A study published in JAMA Internal Medicine found 1,798 large data breaches of patient data have occurred in the past seven years. The study further showed the need for improved security measures in healthcare systems nationwide.
Led by Xuefeng Jiang, Michigan State University associate professor of accounting, and colleagues from Johns Hopkins and Ball State universities, the study examined data from the Department of Health and Human Services from Oct. 2009 to Dec. 2016 on large healthcare systems including UC Davis Medical Center in California and Henry Ford Hospital in Michigan.
"Our findings underscore the critical need for increased data protection in the health care industry," said Jiang. "While the law requires health care professionals and systems to cross-share patient data, the more people who can access data, the less secure it is."
By law, hospitals covered by the Health Insurance Portability and Accountability Act (HIPAA) must report data breaches affected 500 or more patients within 60 days. Results showed that healthcare providers reported 1,225 of the 1,798 total breaches, leading the remainder to be reported by business associates, health plans and clearinghouses. A total of 257 breaches were reported by 2016 hospitals, with 33 large hospitals experiencing multiple breaches.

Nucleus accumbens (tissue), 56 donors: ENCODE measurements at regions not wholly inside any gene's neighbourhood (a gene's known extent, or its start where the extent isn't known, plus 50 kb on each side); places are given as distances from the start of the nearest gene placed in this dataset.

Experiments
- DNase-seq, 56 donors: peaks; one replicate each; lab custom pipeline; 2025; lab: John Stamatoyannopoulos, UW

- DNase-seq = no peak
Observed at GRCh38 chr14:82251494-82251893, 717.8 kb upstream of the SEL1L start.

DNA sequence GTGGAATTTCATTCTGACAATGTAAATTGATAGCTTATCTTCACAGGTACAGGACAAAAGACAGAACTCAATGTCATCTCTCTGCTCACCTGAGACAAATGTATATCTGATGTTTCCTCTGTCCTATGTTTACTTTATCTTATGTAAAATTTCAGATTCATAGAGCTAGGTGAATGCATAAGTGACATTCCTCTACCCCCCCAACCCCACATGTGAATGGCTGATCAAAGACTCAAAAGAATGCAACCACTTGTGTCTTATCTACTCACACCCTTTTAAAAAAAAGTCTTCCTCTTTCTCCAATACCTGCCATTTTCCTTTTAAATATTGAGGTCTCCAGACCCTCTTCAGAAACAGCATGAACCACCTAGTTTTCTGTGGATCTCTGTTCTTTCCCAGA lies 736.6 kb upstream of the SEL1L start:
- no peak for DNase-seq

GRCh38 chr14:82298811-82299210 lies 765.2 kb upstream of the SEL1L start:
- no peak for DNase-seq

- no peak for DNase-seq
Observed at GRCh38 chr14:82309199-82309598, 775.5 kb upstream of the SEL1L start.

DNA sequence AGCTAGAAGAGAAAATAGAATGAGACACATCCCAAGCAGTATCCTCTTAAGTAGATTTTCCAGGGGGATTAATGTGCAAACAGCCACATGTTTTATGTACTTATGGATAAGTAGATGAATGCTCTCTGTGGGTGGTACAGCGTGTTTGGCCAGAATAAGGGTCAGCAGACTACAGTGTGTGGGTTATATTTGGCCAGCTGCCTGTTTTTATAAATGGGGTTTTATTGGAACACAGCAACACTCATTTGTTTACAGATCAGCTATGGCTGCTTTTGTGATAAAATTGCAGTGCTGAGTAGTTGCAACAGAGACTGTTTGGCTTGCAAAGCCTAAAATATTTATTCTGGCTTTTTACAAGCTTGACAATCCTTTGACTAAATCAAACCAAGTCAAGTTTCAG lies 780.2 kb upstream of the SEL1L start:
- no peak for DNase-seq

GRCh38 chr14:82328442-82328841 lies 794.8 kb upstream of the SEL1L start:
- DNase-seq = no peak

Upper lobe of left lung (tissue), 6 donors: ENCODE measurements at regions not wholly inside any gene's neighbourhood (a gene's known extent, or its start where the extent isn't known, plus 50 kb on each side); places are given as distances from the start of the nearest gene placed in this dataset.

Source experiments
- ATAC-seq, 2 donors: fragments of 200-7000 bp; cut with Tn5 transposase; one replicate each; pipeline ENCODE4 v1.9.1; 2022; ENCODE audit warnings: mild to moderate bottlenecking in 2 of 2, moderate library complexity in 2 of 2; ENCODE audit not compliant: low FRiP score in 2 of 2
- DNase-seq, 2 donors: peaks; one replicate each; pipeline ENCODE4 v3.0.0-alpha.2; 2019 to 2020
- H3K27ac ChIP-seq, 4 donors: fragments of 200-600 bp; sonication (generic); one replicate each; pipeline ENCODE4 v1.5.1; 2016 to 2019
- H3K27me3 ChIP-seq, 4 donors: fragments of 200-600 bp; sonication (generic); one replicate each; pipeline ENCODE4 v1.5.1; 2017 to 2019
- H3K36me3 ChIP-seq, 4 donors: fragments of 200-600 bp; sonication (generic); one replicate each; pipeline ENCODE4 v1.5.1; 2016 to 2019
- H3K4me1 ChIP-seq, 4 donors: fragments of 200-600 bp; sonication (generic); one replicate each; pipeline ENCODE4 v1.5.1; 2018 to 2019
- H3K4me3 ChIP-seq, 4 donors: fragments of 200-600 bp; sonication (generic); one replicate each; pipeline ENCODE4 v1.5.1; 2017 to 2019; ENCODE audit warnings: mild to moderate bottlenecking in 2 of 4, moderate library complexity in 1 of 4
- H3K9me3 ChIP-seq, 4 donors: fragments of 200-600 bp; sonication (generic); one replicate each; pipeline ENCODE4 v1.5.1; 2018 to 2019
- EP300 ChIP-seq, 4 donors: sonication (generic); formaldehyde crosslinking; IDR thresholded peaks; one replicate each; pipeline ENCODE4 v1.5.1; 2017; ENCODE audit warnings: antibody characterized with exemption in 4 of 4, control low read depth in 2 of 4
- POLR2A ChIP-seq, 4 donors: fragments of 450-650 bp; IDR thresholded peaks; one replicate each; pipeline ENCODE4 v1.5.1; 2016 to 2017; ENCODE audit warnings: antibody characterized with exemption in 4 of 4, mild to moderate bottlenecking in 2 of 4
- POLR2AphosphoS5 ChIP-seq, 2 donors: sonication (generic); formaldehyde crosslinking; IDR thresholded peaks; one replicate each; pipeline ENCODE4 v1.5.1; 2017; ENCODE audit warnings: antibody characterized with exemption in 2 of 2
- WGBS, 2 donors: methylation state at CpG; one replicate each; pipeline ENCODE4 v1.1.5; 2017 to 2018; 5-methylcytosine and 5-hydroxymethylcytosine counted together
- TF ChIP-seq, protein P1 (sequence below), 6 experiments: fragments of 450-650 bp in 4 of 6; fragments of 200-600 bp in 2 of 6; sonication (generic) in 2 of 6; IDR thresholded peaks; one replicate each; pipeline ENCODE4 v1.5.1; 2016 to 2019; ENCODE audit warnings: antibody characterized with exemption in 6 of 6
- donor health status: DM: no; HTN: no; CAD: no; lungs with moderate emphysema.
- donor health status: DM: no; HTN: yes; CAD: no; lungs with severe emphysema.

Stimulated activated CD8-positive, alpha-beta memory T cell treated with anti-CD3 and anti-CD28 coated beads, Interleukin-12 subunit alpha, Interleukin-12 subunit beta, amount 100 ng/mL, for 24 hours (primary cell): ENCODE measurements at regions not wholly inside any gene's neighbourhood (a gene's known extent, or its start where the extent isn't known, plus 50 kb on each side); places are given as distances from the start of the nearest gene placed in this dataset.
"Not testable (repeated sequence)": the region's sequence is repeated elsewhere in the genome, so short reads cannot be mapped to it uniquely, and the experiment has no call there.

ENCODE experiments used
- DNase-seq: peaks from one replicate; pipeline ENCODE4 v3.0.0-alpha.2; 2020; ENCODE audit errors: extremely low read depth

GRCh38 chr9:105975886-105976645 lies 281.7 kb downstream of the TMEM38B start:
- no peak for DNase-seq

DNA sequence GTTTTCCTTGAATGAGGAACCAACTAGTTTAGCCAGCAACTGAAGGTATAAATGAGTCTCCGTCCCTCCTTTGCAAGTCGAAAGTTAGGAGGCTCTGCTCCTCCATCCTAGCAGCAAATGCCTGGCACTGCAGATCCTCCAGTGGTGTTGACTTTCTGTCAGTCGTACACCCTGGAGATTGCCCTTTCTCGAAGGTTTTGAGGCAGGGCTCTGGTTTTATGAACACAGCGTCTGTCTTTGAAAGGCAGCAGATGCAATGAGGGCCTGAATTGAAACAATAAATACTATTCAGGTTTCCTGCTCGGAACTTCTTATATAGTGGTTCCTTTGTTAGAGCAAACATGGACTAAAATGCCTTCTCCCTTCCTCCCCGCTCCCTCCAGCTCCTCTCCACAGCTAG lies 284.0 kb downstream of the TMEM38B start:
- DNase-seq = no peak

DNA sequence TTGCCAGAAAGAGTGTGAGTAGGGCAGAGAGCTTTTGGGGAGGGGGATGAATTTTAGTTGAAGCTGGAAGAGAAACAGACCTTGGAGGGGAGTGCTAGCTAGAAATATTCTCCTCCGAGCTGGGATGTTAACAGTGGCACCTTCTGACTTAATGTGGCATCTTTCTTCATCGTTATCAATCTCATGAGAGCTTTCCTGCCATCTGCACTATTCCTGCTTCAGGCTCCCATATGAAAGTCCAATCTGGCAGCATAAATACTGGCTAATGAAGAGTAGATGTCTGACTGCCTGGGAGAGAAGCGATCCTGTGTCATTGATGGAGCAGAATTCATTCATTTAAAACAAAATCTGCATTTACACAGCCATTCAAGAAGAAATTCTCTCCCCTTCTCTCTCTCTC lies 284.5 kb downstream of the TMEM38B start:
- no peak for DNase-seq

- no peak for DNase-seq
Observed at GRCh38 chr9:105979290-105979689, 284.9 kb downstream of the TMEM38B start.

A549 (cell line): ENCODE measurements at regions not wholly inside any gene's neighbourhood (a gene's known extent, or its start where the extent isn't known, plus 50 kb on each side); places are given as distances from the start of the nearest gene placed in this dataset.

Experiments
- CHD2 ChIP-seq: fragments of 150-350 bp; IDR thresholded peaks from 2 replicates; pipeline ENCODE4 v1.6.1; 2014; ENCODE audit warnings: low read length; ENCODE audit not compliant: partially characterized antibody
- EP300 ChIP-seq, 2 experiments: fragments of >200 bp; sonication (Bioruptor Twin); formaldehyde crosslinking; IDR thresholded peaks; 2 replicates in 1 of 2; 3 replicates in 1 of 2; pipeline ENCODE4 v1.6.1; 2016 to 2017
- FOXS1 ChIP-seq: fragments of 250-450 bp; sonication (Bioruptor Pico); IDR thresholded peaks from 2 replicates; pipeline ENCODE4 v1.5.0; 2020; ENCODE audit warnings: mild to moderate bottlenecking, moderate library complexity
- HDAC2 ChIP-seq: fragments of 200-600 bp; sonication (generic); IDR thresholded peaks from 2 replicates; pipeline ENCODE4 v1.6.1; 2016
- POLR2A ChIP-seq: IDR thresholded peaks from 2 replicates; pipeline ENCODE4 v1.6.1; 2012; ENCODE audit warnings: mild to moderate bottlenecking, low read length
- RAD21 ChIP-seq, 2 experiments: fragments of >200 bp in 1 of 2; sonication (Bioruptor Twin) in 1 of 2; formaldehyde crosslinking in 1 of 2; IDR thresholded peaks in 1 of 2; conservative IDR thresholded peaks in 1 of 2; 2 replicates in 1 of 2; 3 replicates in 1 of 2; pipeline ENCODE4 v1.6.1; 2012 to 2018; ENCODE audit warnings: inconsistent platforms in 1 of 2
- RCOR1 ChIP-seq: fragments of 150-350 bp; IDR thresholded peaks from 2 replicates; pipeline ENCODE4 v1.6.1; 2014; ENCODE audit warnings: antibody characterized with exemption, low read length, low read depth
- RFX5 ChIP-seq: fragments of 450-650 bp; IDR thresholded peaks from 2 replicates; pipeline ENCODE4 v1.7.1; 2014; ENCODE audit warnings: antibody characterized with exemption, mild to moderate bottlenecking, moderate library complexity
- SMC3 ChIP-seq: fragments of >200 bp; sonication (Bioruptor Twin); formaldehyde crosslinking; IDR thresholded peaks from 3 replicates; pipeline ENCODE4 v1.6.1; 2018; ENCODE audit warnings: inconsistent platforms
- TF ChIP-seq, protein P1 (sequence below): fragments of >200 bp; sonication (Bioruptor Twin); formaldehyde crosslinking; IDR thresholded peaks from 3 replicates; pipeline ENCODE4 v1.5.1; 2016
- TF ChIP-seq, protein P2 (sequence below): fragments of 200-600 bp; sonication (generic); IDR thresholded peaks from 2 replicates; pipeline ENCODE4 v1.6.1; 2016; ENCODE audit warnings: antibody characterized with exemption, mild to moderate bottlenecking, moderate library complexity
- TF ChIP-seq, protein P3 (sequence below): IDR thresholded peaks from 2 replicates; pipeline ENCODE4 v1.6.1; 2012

“A fundamental trade-off exists between data security and data access,” wrote Jiang and colleagues. “Broad access to health information, essential for hospitals’ quality improvement efforts and research and education needs, inevitably increases risks for data breaches and makes ‘zero breach’ an extremely challenging objective. The evolving landscape of breach activity, detection, management, and response requires hospitals to continuously evaluate their risks and apply best data security practices. Despite the call for good data hygiene, little evidence exists of the effectiveness of specific practices in hospitals. Identification of evidence-based effective data security practices should be made a research priority.”